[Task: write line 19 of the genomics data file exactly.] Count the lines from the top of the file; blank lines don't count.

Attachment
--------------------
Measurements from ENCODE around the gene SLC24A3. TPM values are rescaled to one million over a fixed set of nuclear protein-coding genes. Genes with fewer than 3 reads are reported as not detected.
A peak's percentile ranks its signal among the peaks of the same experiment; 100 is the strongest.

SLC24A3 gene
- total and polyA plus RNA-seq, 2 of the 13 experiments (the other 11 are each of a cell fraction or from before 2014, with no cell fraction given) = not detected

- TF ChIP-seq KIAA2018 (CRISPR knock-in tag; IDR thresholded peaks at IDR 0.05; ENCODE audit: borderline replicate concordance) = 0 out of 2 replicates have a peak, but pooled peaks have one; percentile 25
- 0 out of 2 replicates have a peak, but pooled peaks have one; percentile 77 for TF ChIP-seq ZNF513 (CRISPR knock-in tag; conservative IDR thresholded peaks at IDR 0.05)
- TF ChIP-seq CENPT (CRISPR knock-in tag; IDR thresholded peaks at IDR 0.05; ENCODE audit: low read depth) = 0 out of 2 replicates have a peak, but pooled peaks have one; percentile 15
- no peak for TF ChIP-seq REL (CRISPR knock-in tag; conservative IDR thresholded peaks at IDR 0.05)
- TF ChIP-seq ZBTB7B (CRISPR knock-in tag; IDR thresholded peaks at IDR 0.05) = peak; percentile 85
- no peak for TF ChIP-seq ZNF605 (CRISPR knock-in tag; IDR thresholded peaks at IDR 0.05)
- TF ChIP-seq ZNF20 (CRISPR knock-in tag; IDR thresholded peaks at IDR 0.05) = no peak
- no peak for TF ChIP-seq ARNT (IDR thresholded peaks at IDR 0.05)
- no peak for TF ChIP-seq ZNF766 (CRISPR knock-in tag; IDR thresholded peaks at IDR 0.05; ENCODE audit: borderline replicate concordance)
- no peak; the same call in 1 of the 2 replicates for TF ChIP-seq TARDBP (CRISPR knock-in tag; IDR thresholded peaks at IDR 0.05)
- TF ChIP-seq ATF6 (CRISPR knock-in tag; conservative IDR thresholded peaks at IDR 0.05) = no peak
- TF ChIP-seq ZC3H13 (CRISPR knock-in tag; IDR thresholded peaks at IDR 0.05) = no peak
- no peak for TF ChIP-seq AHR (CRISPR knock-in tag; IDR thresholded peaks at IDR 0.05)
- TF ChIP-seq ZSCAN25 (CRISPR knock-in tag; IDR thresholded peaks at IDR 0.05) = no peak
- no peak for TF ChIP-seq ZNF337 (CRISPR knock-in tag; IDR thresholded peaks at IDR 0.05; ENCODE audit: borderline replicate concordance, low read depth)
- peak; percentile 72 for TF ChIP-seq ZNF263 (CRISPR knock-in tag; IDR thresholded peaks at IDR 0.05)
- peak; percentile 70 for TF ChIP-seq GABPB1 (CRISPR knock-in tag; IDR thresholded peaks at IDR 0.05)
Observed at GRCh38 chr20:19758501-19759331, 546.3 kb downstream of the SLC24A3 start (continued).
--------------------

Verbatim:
- no peak for TF ChIP-seq ZNF337 (CRISPR knock-in tag; IDR thresholded peaks at IDR 0.05; ENCODE audit: borderline replicate concordance, low read depth)